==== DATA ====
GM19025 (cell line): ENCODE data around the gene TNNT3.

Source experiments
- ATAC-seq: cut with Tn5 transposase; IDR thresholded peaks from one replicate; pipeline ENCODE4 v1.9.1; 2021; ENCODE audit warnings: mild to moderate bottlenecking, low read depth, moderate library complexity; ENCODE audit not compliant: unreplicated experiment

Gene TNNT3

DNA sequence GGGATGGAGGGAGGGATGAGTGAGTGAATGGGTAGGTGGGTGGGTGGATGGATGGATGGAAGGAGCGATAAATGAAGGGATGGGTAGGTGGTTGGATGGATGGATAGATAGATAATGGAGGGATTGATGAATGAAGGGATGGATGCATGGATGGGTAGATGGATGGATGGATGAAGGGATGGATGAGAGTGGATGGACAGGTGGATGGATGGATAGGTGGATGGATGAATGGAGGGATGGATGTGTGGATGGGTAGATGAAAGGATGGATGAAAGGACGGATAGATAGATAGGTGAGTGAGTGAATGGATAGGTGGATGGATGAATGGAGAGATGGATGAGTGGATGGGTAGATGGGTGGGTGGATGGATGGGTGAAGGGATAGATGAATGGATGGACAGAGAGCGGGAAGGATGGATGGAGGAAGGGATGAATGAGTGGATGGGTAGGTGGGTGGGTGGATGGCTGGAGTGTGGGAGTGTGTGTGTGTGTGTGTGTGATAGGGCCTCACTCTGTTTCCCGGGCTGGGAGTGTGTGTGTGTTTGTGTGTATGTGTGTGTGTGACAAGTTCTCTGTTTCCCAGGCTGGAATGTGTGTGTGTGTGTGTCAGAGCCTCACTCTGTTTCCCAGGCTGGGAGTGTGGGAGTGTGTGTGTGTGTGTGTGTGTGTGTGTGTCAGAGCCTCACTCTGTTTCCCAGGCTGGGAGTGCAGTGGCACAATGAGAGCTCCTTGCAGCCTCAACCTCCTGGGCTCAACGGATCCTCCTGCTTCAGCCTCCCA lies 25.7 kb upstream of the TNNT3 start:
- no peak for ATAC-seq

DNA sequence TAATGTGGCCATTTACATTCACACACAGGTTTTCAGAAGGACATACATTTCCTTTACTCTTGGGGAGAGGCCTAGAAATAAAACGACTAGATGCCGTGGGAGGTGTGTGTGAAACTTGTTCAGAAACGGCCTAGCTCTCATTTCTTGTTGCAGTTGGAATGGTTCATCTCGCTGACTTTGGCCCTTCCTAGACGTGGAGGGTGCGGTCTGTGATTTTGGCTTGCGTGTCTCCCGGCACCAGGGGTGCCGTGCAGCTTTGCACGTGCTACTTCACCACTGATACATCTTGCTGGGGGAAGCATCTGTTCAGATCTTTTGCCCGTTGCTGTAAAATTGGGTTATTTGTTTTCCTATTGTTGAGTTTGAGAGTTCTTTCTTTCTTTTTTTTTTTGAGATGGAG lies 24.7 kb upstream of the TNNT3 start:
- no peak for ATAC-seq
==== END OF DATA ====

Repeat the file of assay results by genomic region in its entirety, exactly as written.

GM19025 (cell line): ENCODE data around the gene TNNT3.

Source experiments
- ATAC-seq: cut with Tn5 transposase; IDR thresholded peaks from one replicate; pipeline ENCODE4 v1.9.1; 2021; ENCODE audit warnings: mild to moderate bottlenecking, low read depth, moderate library complexity; ENCODE audit not compliant: unreplicated experiment

Gene TNNT3

DNA sequence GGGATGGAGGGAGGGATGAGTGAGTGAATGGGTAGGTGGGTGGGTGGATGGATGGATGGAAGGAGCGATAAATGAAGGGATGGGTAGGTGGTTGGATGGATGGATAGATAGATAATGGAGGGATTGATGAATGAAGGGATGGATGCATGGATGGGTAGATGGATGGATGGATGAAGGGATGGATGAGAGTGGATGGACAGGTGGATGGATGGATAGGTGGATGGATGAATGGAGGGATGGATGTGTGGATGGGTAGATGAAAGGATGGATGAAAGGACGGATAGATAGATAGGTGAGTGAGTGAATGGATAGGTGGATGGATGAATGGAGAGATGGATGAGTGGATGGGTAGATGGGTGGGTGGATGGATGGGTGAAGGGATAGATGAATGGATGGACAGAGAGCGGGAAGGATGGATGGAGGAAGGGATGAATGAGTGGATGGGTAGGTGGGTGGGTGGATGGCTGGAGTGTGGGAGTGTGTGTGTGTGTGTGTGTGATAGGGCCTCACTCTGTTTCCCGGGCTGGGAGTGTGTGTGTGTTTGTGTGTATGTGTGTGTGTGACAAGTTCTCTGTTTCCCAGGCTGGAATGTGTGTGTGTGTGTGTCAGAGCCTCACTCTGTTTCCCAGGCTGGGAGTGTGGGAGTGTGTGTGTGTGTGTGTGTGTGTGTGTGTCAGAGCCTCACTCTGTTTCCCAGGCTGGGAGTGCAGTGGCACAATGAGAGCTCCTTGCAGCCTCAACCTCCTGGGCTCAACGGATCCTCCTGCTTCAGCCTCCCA lies 25.7 kb upstream of the TNNT3 start:
- no peak for ATAC-seq

DNA sequence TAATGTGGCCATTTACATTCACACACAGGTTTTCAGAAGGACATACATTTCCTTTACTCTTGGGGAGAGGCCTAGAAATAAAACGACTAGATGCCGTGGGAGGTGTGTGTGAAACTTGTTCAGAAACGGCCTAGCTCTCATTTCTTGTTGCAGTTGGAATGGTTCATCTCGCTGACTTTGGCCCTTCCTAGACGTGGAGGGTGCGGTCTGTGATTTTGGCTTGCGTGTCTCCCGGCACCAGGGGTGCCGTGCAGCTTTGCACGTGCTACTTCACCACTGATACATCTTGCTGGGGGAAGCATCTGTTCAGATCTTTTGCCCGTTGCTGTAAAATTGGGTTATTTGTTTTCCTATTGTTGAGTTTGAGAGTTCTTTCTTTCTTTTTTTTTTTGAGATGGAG lies 24.7 kb upstream of the TNNT3 start:
- no peak for ATAC-seq